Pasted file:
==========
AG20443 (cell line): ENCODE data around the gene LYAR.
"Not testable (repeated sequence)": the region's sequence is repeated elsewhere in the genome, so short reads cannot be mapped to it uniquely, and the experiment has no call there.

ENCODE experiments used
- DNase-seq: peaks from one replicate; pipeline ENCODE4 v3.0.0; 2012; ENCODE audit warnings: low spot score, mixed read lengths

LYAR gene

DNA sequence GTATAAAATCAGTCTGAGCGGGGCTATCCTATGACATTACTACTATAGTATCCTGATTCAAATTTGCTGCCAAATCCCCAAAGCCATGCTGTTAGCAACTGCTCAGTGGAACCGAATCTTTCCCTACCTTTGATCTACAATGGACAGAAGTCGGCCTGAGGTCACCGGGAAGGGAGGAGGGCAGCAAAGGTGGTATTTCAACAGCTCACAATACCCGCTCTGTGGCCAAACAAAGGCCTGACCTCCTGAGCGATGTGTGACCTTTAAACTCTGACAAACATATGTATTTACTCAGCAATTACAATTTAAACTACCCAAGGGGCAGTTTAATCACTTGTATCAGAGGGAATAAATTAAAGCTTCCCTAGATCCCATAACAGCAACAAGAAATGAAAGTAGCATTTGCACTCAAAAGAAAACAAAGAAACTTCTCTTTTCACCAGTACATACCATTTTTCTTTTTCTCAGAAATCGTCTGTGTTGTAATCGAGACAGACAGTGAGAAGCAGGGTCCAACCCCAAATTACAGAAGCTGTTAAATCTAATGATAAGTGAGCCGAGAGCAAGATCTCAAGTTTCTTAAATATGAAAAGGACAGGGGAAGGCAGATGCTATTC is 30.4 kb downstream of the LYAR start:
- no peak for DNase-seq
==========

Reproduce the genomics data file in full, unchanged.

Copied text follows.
AG20443 (cell line): ENCODE data around the gene LYAR.
"Not testable (repeated sequence)": the region's sequence is repeated elsewhere in the genome, so short reads cannot be mapped to it uniquely, and the experiment has no call there.

ENCODE experiments used
- DNase-seq: peaks from one replicate; pipeline ENCODE4 v3.0.0; 2012; ENCODE audit warnings: low spot score, mixed read lengths

LYAR gene

DNA sequence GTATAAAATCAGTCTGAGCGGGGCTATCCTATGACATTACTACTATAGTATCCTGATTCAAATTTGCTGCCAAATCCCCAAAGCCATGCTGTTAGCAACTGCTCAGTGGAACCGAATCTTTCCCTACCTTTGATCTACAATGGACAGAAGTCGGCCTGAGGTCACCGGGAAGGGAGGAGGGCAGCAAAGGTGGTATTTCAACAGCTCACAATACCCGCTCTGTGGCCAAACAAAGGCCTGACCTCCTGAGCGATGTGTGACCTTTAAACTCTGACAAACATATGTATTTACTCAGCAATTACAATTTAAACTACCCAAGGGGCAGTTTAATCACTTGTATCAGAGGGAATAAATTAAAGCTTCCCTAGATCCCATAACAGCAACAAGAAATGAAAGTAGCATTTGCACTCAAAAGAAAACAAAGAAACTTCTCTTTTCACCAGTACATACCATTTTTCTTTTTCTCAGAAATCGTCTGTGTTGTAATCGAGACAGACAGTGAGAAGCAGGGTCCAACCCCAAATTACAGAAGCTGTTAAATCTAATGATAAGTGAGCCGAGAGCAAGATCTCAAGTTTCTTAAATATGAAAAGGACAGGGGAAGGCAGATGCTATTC is 30.4 kb downstream of the LYAR start:
- no peak for DNase-seq